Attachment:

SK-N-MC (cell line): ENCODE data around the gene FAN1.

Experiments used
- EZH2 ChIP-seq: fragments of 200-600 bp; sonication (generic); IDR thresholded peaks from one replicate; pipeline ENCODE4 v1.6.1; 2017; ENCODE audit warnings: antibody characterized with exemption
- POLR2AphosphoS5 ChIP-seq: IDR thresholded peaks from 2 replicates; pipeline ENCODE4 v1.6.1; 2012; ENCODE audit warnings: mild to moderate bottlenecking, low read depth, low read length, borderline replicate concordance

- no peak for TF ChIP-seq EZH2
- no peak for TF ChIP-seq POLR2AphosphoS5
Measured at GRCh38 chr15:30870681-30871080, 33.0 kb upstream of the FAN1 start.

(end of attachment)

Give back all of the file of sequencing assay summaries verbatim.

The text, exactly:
SK-N-MC (cell line): ENCODE data around the gene FAN1.

Experiments used
- EZH2 ChIP-seq: fragments of 200-600 bp; sonication (generic); IDR thresholded peaks from one replicate; pipeline ENCODE4 v1.6.1; 2017; ENCODE audit warnings: antibody characterized with exemption
- POLR2AphosphoS5 ChIP-seq: IDR thresholded peaks from 2 replicates; pipeline ENCODE4 v1.6.1; 2012; ENCODE audit warnings: mild to moderate bottlenecking, low read depth, low read length, borderline replicate concordance

- no peak for TF ChIP-seq EZH2
- no peak for TF ChIP-seq POLR2AphosphoS5
Measured at GRCh38 chr15:30870681-30871080, 33.0 kb upstream of the FAN1 start.